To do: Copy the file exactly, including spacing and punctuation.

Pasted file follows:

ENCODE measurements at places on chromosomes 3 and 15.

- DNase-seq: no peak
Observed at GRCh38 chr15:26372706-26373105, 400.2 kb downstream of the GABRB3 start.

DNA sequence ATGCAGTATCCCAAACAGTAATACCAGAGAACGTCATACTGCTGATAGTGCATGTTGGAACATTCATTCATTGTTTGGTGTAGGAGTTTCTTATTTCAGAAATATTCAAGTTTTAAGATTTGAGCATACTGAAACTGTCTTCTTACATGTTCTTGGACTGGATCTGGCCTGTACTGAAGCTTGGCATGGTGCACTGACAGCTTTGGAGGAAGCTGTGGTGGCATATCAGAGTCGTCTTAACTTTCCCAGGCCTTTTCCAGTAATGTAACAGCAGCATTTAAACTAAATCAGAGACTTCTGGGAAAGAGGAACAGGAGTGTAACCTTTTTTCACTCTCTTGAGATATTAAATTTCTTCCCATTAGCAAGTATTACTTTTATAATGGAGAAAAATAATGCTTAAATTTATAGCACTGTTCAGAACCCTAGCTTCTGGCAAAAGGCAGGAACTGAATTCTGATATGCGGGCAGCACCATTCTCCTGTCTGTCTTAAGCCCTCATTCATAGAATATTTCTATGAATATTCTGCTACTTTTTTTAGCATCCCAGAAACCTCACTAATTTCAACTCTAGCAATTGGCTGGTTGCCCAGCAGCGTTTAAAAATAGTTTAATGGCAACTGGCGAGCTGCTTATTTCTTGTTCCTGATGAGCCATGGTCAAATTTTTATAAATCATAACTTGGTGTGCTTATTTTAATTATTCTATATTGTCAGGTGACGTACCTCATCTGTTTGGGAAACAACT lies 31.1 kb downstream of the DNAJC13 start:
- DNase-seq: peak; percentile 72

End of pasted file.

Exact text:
ENCODE measurements at places on chromosomes 3 and 15.

- DNase-seq: no peak
Observed at GRCh38 chr15:26372706-26373105, 400.2 kb downstream of the GABRB3 start.

DNA sequence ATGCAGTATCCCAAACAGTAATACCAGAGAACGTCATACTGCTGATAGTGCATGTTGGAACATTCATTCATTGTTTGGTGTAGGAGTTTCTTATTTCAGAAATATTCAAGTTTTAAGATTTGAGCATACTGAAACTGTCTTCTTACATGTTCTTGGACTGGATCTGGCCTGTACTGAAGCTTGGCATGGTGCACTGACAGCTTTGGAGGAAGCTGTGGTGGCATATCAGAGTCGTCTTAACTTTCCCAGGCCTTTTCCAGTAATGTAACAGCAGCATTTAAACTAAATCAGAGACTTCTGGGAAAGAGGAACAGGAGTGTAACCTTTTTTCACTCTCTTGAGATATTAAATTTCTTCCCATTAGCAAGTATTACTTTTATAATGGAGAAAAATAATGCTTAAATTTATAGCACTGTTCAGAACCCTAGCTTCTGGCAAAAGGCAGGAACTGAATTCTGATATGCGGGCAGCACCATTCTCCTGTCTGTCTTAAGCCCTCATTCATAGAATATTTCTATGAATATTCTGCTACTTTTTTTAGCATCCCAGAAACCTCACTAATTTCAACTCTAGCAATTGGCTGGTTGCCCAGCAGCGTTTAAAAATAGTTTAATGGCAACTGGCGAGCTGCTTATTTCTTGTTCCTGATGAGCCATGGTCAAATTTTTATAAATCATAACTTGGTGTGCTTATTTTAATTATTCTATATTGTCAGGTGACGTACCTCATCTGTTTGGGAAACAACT lies 31.1 kb downstream of the DNAJC13 start:
- DNase-seq: peak; percentile 72